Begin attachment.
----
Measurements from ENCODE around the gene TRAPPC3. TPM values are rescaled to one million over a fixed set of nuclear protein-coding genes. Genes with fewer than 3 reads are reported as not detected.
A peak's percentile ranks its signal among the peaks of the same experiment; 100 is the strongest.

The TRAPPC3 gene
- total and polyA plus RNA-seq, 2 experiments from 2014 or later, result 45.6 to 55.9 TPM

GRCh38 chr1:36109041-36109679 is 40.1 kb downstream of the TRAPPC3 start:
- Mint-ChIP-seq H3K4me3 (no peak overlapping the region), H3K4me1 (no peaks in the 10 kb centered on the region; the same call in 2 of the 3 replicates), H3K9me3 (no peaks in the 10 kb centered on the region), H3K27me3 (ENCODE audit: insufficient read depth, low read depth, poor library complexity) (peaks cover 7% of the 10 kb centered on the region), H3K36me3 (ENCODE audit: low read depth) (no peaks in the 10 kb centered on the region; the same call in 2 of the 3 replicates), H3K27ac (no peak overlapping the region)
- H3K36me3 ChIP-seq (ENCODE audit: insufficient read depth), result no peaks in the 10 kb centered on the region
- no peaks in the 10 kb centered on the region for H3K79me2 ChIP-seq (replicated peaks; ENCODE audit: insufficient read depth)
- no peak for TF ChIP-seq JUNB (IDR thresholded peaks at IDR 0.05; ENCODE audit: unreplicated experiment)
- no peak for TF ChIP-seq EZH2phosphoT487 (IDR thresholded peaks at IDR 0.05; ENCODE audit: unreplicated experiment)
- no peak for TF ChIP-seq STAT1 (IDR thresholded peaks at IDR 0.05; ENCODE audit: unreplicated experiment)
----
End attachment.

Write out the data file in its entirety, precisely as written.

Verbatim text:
Measurements from ENCODE around the gene TRAPPC3. TPM values are rescaled to one million over a fixed set of nuclear protein-coding genes. Genes with fewer than 3 reads are reported as not detected.
A peak's percentile ranks its signal among the peaks of the same experiment; 100 is the strongest.

The TRAPPC3 gene
- total and polyA plus RNA-seq, 2 experiments from 2014 or later, result 45.6 to 55.9 TPM

GRCh38 chr1:36109041-36109679 is 40.1 kb downstream of the TRAPPC3 start:
- Mint-ChIP-seq H3K4me3 (no peak overlapping the region), H3K4me1 (no peaks in the 10 kb centered on the region; the same call in 2 of the 3 replicates), H3K9me3 (no peaks in the 10 kb centered on the region), H3K27me3 (ENCODE audit: insufficient read depth, low read depth, poor library complexity) (peaks cover 7% of the 10 kb centered on the region), H3K36me3 (ENCODE audit: low read depth) (no peaks in the 10 kb centered on the region; the same call in 2 of the 3 replicates), H3K27ac (no peak overlapping the region)
- H3K36me3 ChIP-seq (ENCODE audit: insufficient read depth), result no peaks in the 10 kb centered on the region
- no peaks in the 10 kb centered on the region for H3K79me2 ChIP-seq (replicated peaks; ENCODE audit: insufficient read depth)
- no peak for TF ChIP-seq JUNB (IDR thresholded peaks at IDR 0.05; ENCODE audit: unreplicated experiment)
- no peak for TF ChIP-seq EZH2phosphoT487 (IDR thresholded peaks at IDR 0.05; ENCODE audit: unreplicated experiment)
- no peak for TF ChIP-seq STAT1 (IDR thresholded peaks at IDR 0.05; ENCODE audit: unreplicated experiment)